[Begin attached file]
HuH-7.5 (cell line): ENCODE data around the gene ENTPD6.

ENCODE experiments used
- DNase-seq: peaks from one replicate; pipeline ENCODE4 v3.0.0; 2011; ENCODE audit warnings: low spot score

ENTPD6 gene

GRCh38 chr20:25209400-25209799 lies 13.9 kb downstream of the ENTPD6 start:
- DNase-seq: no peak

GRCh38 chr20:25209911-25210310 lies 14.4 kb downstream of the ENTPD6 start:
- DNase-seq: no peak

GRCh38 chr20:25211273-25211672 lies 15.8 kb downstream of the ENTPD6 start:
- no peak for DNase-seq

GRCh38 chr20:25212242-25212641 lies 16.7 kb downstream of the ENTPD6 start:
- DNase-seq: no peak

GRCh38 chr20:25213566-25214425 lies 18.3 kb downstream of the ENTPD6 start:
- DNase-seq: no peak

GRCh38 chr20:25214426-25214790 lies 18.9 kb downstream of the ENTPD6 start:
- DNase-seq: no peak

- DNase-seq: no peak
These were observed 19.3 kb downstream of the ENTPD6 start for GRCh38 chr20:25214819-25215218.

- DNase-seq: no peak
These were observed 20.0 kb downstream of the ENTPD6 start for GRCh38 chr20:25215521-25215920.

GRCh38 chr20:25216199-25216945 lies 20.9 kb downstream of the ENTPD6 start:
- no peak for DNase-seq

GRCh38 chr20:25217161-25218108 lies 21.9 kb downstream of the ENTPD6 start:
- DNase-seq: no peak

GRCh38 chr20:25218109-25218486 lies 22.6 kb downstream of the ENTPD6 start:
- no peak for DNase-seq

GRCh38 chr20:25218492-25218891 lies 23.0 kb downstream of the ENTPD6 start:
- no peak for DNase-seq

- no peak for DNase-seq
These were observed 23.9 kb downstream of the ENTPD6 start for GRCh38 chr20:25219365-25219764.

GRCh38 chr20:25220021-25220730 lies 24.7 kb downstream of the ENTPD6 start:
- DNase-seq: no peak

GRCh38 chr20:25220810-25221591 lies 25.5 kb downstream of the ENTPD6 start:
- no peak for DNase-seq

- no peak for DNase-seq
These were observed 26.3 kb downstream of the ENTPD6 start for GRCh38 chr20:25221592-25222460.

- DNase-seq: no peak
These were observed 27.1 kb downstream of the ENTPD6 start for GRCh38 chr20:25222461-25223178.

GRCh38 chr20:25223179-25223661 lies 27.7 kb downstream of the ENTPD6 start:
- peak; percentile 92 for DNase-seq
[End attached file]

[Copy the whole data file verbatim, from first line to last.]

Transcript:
HuH-7.5 (cell line): ENCODE data around the gene ENTPD6.

ENCODE experiments used
- DNase-seq: peaks from one replicate; pipeline ENCODE4 v3.0.0; 2011; ENCODE audit warnings: low spot score

ENTPD6 gene

GRCh38 chr20:25209400-25209799 lies 13.9 kb downstream of the ENTPD6 start:
- DNase-seq: no peak

GRCh38 chr20:25209911-25210310 lies 14.4 kb downstream of the ENTPD6 start:
- DNase-seq: no peak

GRCh38 chr20:25211273-25211672 lies 15.8 kb downstream of the ENTPD6 start:
- no peak for DNase-seq

GRCh38 chr20:25212242-25212641 lies 16.7 kb downstream of the ENTPD6 start:
- DNase-seq: no peak

GRCh38 chr20:25213566-25214425 lies 18.3 kb downstream of the ENTPD6 start:
- DNase-seq: no peak

GRCh38 chr20:25214426-25214790 lies 18.9 kb downstream of the ENTPD6 start:
- DNase-seq: no peak

- DNase-seq: no peak
These were observed 19.3 kb downstream of the ENTPD6 start for GRCh38 chr20:25214819-25215218.

- DNase-seq: no peak
These were observed 20.0 kb downstream of the ENTPD6 start for GRCh38 chr20:25215521-25215920.

GRCh38 chr20:25216199-25216945 lies 20.9 kb downstream of the ENTPD6 start:
- no peak for DNase-seq

GRCh38 chr20:25217161-25218108 lies 21.9 kb downstream of the ENTPD6 start:
- DNase-seq: no peak

GRCh38 chr20:25218109-25218486 lies 22.6 kb downstream of the ENTPD6 start:
- no peak for DNase-seq

GRCh38 chr20:25218492-25218891 lies 23.0 kb downstream of the ENTPD6 start:
- no peak for DNase-seq

- no peak for DNase-seq
These were observed 23.9 kb downstream of the ENTPD6 start for GRCh38 chr20:25219365-25219764.

GRCh38 chr20:25220021-25220730 lies 24.7 kb downstream of the ENTPD6 start:
- DNase-seq: no peak

GRCh38 chr20:25220810-25221591 lies 25.5 kb downstream of the ENTPD6 start:
- no peak for DNase-seq

- no peak for DNase-seq
These were observed 26.3 kb downstream of the ENTPD6 start for GRCh38 chr20:25221592-25222460.

- DNase-seq: no peak
These were observed 27.1 kb downstream of the ENTPD6 start for GRCh38 chr20:25222461-25223178.

GRCh38 chr20:25223179-25223661 lies 27.7 kb downstream of the ENTPD6 start:
- peak; percentile 92 for DNase-seq